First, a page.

2007, my second year of college. I was taking summer courses so I could graduate early: French and Art History. My roomate and I were huge Potter fans. We couldn’t wait to get our hands on the next books. We planned to go to the midnight release party for the book. My first. My last. The excitement continually increased as the night wore on. As each minute and second edged closer to midnight it was difficult to contain it. I remember going with my then fiance, now husband. It was quite convenient that he was there, that way he could drive on our way home as I tried to read the first few words of the story in the dark of the car. We went back to the apartment, and I immediately started reading. My roomate and I took the next day off from classes. You should know why by now… We both had French together. Looking back on it, I wonder how many people actually showed up that day.

I remember opening that book for the first time. I remember the way it felt as the spine so gently broke. Of how heavy the book felt in my hands as I tried to once again get into a comfortable position in order to hold that wonderful tome. How I felt as I realized that this was the end. Wondering where the story was going to go, how the issues would get resolved, if I was going to be happy or sad as it ended. And the truth is I was all of the above. I was happy because everything worked out. There was a reason for Snape’s madness, for Harry’s sacrifices over the years, and being able to see how each of the characters ended up. I was sad for the friends that I lost both in death and because the quest, the adventure, the story, were all over.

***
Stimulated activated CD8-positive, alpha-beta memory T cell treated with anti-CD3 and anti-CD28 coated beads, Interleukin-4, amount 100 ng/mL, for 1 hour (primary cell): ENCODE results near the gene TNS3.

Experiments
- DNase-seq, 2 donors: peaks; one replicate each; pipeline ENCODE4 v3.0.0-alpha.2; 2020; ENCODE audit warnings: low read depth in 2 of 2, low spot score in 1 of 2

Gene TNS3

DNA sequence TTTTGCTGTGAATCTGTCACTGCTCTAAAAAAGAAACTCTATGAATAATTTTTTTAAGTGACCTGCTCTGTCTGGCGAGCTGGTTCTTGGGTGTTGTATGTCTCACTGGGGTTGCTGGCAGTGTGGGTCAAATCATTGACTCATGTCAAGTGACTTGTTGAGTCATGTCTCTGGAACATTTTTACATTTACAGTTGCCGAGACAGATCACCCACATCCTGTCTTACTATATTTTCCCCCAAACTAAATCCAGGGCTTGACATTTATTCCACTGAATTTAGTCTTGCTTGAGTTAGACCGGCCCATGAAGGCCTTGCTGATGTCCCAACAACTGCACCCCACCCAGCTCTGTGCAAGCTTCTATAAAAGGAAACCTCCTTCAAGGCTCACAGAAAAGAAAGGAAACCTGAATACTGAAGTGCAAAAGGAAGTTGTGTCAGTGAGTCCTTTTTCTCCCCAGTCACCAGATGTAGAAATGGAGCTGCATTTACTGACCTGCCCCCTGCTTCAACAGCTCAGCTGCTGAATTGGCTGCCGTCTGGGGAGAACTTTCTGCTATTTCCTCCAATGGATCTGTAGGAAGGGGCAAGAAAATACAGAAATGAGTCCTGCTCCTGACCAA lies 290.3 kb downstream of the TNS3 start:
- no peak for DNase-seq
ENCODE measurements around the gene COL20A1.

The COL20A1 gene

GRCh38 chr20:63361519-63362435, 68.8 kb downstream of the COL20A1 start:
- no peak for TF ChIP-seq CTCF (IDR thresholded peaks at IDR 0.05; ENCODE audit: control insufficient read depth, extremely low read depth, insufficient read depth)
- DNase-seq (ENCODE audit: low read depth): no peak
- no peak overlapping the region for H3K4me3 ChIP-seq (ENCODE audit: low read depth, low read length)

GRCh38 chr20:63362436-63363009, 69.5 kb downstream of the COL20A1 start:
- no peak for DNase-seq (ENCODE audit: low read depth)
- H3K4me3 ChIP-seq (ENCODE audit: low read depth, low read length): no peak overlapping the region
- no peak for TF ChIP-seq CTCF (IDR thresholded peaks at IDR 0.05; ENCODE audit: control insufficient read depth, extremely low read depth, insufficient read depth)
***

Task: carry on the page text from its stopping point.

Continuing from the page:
As I closed the book for the first time, tears rolling down my eyes, I couldn’t believe it. It was over.

Luckily I had four years left of movie releases that would prolong having to face the facts: The story, the characters, the friends that I had made during my youth in those ink printed, bound pages were gone. Until last night, I was able to prolong the inevitable. Again, as the movie closed, as the credits scrolled across the screen, as tears rolled down my face, the inevitable happened. A finality. The closing of a chapter of my life. The realization that I am a 24 year old adult, and not a child anymore. I grew up with the students of Hogwarts. I watched them grow, become honorable, fight for was they believed in, and was proud of each of them. In many ways I like to believe that I grew up with them. JK Rowling and the Harry Potter crew defined a generation. They defined my generation. I just hope both of us will continue to have a lasting impact on the world around us.

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Dr. Pulaski As a Relic of the Past

During season two of The Next Generation we get we receive a bit of a surprise. Dr. Crusher is no longer on board the Enterprise and is replaced by Dr. Pulaski, an “experienced” Starfleet doctor who hasn’t quite caught up with the times.

For some reason Dr. Pulaski just rubs me the wrong why. I think it’s because of the way she treats Data. She treats him like he’s a machine, instead of like he’s a person. Now yes, Data is made of mechanical parts. He has wires instead of veins, a posatronic brain instead of an organic one, but he has personality: he can learn, he can grow and adapt to various situations, and he can even care for somebody in his own special way (his neural net can become accustomed to one’s presence as he likes to put it). She is the only person on the Enterprise that can’t seem to get passed his inorganic “skin color” if you will.